Blogs: California trust, estate, and elder abuse litigation and contentious administrations http://californiaestatetrust.com; D&O, audit committee, governance and risk management http://auditcommitteeupdate.com

Forwarding, How Can You Tell If Your Client Has Diminished Capacity, From AgingInvestor.com / Rosenblatt and Davis

I am forwarding a link to a new discussion, How Can You Tell If Your Client Has Diminished Capacity, by Carolyn Rosenblatt, RN, Elder Law Attorney, & Dr. Mikol Davis, Gerontologist co-founder of AgingInvestor.com.

Here is the link to the discussion – I believe you will find it useful – there really isn’t enough discussion about these topics, and I would also like to see more education for Judges on these topics: Click Here

This is a difficult topic both factually and from a legal perspective. It really has to be evaluated on a situation by situation basis. In my cases and from a legal perspective the issue would primarily be whether the client has sufficient mental capacity to understand, ask about and discuss, evaluate, and make decisions about the issues and options. And, diminished capacity also can relate to possible undue influence, fraud, and elder and dependent adult abuse issues, and whether the client has the ability to resist and does actually and effectively resist and defend herself or himself from wrongful or undue actions, pressure or persuasion by other people? There are laws (statutes) and cases discussing these issues, but it does come down to a situation by situation basis as every case is different.

Best to you, David Tate, Esq. (and California inactive CPA)

Reaching Out to Non-Litigation Estate Planning Attorneys & Staying in Touch – Get Together for a Coffee Meet and Greet

Dear Friends, Colleagues & Connections:

The great majority of my cases – trust, estate, elder and dependent adult abuse, POA, care and nursing home, and conservatorship cases – are referred to me by estate planning attorneys who need help with or who don’t handle disputes and litigation.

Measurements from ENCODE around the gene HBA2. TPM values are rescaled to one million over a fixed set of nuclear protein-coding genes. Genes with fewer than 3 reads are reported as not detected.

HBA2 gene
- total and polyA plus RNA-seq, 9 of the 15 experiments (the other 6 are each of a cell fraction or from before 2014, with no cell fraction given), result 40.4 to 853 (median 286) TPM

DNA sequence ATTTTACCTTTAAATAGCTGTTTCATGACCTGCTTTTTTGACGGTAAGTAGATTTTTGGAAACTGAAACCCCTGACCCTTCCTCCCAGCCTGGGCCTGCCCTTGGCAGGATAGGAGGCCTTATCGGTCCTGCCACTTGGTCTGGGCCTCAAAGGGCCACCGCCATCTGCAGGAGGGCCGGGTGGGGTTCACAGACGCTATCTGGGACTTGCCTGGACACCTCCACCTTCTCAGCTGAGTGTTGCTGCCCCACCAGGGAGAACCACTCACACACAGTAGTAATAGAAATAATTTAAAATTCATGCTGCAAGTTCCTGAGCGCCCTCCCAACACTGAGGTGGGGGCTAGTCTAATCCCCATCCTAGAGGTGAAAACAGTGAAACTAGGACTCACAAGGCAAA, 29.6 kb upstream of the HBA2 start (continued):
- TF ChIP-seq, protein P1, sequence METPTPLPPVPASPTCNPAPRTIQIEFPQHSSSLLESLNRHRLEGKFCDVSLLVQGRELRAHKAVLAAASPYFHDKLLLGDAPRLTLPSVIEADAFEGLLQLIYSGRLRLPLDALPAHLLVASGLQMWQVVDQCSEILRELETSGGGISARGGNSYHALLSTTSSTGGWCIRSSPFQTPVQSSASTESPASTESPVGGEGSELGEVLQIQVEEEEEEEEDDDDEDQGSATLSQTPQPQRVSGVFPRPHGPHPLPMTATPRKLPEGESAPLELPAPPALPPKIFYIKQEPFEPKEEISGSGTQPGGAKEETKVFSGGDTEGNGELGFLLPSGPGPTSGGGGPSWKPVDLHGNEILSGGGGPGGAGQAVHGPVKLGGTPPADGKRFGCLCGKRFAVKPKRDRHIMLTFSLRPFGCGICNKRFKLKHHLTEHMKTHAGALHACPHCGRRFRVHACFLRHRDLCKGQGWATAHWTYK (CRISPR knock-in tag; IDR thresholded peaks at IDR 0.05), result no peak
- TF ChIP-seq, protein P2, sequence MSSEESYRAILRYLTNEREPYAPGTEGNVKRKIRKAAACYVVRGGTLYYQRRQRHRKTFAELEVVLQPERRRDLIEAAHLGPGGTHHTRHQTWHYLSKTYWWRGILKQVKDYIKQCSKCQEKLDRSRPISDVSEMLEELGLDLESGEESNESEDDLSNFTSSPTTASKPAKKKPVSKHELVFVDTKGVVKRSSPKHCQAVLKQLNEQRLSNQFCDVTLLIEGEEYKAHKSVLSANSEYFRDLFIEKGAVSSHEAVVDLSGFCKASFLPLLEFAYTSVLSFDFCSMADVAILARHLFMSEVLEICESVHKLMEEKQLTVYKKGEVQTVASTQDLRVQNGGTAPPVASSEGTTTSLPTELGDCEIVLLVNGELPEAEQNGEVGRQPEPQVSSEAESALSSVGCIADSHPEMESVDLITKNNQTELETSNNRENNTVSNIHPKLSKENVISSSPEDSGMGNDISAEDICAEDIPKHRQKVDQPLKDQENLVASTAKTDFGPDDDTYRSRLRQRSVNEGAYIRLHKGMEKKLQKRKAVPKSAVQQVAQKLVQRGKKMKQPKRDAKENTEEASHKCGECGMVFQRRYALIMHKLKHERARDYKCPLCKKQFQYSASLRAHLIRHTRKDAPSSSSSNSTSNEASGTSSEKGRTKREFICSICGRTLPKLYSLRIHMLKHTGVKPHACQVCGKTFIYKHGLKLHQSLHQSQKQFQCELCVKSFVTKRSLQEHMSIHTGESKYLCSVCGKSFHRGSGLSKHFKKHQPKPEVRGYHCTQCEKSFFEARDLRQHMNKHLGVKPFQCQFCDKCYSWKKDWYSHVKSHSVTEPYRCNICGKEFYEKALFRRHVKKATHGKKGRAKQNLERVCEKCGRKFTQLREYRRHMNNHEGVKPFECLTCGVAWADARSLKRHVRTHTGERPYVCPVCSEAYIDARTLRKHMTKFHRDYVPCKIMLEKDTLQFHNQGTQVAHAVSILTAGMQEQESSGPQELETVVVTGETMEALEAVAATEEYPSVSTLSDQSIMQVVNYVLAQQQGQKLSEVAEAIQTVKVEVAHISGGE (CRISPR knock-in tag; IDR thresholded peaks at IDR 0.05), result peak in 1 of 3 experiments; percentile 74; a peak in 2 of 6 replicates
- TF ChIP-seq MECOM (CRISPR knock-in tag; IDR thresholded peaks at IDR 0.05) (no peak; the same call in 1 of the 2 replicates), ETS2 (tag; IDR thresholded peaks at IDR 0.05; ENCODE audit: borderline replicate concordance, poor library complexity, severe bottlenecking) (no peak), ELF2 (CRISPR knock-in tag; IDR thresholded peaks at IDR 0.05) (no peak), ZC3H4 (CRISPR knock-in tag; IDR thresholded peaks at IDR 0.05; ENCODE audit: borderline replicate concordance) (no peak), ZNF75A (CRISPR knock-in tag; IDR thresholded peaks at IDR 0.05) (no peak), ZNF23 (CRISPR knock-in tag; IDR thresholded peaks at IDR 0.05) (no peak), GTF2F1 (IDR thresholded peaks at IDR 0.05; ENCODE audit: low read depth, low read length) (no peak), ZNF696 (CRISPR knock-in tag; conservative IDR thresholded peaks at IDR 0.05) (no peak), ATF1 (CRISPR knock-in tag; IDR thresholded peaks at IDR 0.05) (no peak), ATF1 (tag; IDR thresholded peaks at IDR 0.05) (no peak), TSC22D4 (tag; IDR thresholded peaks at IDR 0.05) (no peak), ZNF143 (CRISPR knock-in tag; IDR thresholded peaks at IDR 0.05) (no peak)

For a couple of years now I have been having coffee meet and greets with estate planning attorneys who need help with or who refer disputes and litigation. But I have never posted an invitation.

So here it is . . . . if you are a SF Bay Area estate planning attorney who might need help with or who refers disputes and litigation, we should get together for an informal coffee meet and greet to discuss your practice, and mine. Send an email to me at the email that I use for my blog: davetateesq@gmail.com

And, here is a link to a recent post about new Rule of Professional Conduct 3.7 as it applies or might apply to estate planning or trust and estate administration attorneys in court proceedings, https://wp.me/p1wbl8-rf

Best to you – David Tate, Esq. (and California inactive CPA)

Blogs:

Trust, estate, and elder and dependent audit abuse disputes and litigation, and contentious administrations http://californiaestatetrust.com

Audit committees, D&O, business, governance, compliance, investigations, litigation, responsibilities and rights, liability, and risk management http://auditcommitteeupdate.com

Also connect with me on Linkedin and Twitter